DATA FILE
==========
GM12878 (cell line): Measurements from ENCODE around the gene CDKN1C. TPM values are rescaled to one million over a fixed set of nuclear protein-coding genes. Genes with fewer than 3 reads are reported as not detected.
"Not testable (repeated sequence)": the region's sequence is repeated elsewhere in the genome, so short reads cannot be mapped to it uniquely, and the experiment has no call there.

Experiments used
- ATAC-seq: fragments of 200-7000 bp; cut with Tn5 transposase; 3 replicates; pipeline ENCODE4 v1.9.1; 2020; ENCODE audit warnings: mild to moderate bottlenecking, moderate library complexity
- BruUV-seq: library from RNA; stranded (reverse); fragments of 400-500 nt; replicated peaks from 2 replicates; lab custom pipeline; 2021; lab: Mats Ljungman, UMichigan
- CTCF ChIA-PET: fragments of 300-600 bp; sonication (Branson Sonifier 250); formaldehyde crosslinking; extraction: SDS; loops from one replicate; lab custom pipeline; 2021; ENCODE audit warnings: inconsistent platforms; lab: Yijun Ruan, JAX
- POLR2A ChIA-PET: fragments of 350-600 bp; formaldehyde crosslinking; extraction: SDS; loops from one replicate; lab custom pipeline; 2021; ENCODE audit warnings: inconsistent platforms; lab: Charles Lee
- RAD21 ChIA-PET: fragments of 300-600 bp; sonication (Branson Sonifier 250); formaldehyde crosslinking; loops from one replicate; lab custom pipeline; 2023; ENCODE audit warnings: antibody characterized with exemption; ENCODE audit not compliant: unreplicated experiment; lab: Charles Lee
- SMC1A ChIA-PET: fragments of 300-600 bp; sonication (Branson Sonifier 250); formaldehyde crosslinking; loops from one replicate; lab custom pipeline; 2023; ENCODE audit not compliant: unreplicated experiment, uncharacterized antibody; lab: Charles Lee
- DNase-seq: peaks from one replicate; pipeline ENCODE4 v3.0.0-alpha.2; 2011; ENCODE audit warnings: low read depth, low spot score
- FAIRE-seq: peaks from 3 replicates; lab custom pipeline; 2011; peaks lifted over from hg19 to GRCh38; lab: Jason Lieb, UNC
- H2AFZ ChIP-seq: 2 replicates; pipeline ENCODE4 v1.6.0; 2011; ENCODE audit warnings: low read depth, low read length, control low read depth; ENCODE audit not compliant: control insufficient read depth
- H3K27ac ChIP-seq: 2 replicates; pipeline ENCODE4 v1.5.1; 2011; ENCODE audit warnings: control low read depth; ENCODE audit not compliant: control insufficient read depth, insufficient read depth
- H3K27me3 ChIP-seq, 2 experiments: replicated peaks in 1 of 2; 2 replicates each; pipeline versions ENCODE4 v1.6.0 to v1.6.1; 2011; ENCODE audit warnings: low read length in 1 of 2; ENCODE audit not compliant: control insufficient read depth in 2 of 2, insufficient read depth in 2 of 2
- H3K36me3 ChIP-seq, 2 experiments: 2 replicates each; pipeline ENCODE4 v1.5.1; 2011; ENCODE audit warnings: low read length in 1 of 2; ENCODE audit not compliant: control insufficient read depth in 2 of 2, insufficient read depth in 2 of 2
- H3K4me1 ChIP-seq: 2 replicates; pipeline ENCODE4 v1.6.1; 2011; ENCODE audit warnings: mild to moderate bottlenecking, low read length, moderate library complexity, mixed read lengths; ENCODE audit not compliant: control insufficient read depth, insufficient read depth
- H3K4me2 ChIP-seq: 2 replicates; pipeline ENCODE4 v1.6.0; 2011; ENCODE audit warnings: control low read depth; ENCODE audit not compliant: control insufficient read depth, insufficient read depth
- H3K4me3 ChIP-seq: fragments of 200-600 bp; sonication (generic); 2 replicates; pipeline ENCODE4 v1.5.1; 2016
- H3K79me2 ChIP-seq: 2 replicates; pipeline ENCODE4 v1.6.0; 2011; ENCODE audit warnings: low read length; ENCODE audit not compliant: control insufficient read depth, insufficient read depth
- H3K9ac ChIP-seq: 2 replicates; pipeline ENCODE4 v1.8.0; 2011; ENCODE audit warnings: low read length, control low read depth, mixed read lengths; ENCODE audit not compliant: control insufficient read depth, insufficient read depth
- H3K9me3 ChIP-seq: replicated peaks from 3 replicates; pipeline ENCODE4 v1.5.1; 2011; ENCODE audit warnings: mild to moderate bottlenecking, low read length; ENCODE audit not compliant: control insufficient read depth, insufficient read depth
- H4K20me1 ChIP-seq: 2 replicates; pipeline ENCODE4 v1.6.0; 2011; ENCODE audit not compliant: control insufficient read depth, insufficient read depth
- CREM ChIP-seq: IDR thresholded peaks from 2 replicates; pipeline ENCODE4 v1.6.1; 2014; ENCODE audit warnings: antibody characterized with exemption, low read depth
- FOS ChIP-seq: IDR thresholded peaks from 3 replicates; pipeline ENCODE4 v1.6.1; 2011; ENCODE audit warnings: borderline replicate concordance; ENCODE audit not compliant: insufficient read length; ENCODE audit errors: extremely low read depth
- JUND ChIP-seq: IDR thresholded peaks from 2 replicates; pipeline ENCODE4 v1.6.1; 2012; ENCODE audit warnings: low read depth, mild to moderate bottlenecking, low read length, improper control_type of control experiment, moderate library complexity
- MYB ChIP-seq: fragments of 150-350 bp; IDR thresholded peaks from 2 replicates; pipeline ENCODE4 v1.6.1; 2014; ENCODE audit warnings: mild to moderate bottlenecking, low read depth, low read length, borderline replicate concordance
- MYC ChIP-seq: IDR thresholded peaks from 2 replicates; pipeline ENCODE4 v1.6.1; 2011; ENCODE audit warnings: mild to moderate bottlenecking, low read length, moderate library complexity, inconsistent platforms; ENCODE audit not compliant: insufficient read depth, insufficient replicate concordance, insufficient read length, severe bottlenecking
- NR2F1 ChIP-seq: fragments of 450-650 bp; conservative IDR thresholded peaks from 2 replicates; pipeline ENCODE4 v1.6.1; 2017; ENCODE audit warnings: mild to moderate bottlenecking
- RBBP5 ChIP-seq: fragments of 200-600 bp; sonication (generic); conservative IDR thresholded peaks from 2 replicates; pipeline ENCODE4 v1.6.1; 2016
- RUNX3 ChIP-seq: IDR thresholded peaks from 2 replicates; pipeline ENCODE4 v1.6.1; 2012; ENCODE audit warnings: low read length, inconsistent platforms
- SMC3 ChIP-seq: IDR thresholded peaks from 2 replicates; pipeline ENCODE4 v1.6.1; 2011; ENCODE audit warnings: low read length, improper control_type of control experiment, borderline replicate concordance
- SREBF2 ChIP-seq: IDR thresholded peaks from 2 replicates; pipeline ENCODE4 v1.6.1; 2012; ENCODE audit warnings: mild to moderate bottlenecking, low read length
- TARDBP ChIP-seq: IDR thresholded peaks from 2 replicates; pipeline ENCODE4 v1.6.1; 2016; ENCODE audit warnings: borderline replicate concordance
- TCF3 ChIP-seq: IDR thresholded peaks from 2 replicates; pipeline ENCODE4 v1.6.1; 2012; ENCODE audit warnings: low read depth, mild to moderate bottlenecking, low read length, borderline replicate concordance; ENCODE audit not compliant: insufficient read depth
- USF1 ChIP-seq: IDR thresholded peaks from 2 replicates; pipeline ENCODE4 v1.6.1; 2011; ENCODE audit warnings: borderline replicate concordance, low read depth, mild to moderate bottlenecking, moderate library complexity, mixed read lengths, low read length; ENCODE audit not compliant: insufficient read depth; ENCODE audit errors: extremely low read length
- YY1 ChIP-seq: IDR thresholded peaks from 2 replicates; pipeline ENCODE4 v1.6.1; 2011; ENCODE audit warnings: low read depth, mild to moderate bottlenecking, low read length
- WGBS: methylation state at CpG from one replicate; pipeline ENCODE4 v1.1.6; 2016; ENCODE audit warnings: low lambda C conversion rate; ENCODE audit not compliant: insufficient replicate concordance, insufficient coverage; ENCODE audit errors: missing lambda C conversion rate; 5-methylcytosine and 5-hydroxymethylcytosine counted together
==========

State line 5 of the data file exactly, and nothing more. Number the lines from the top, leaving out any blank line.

- BruUV-seq: library from RNA; stranded (reverse); fragments of 400-500 nt; replicated peaks from 2 replicates; lab custom pipeline; 2021; lab: Mats Ljungman, UMichigan